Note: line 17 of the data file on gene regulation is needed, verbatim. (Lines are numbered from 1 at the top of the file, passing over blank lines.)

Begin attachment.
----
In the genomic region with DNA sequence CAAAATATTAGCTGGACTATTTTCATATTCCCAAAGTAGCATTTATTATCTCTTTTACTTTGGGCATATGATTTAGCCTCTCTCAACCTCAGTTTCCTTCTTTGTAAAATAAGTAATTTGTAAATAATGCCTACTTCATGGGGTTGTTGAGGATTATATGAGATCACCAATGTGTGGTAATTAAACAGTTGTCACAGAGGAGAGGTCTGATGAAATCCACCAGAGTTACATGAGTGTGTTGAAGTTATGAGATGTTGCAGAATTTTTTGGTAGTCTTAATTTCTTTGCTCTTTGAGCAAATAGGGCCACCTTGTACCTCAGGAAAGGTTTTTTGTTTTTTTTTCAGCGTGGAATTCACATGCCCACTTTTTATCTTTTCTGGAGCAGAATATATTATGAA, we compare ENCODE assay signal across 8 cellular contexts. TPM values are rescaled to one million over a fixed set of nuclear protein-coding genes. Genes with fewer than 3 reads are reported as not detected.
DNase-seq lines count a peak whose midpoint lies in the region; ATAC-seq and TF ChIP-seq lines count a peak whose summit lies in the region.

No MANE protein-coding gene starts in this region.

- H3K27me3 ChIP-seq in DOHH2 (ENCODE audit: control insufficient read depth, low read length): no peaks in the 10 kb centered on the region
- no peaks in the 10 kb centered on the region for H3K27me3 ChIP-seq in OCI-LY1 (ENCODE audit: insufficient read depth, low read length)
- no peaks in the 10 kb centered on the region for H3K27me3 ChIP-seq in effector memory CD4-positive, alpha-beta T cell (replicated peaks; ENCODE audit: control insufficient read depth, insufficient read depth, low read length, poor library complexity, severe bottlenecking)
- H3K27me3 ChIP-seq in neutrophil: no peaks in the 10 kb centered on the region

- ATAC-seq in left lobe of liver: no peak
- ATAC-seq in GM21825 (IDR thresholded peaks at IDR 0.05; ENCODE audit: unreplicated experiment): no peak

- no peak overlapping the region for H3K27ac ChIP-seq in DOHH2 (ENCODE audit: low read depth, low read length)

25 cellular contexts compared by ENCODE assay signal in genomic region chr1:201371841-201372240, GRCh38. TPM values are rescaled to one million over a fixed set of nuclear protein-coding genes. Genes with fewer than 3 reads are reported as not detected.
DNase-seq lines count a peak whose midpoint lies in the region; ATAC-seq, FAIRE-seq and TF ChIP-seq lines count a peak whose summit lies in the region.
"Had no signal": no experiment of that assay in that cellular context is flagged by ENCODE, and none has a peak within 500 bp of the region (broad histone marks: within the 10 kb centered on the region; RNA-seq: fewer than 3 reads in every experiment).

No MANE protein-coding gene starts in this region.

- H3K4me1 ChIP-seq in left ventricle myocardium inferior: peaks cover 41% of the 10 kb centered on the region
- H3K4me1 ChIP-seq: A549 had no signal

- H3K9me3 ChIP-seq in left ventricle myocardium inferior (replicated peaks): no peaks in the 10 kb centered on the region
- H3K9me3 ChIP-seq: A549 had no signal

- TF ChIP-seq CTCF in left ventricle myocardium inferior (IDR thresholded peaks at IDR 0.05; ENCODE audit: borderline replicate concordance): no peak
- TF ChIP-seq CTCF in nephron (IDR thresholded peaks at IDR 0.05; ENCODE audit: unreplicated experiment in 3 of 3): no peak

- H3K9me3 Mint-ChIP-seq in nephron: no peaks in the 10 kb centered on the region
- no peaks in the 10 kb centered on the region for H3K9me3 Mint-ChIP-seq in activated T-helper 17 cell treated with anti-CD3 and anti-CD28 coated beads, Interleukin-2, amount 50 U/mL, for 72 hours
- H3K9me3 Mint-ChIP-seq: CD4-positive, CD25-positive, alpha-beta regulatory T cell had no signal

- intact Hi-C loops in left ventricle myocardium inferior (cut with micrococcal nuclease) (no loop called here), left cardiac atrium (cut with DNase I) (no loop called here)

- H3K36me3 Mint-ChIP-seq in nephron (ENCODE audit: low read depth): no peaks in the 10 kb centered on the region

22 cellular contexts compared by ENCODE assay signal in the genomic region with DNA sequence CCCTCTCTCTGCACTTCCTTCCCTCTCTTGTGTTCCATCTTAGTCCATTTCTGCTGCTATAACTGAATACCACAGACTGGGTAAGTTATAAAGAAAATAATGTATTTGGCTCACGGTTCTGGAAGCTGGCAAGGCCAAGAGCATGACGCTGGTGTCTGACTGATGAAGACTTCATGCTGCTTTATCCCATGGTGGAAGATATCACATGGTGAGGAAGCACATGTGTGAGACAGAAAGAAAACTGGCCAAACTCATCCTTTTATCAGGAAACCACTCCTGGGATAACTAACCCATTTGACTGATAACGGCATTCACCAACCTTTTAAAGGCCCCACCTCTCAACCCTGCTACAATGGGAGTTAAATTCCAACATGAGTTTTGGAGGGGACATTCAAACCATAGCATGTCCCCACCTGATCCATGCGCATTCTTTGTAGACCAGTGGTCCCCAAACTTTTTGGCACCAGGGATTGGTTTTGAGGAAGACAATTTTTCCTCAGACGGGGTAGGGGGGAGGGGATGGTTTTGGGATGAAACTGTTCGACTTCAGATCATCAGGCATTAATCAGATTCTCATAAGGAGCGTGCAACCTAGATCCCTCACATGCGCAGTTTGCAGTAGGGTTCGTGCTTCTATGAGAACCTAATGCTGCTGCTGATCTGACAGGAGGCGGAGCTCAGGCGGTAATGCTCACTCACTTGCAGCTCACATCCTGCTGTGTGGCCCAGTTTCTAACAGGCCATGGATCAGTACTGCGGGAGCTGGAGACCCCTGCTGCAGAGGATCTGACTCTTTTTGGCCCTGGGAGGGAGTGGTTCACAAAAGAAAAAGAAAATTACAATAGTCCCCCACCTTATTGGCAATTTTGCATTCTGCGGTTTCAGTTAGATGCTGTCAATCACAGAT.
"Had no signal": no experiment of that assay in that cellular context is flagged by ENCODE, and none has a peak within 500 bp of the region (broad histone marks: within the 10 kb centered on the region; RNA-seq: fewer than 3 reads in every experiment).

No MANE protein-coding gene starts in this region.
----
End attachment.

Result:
- H3K9me3 ChIP-seq in left ventricle myocardium inferior (replicated peaks): no peaks in the 10 kb centered on the region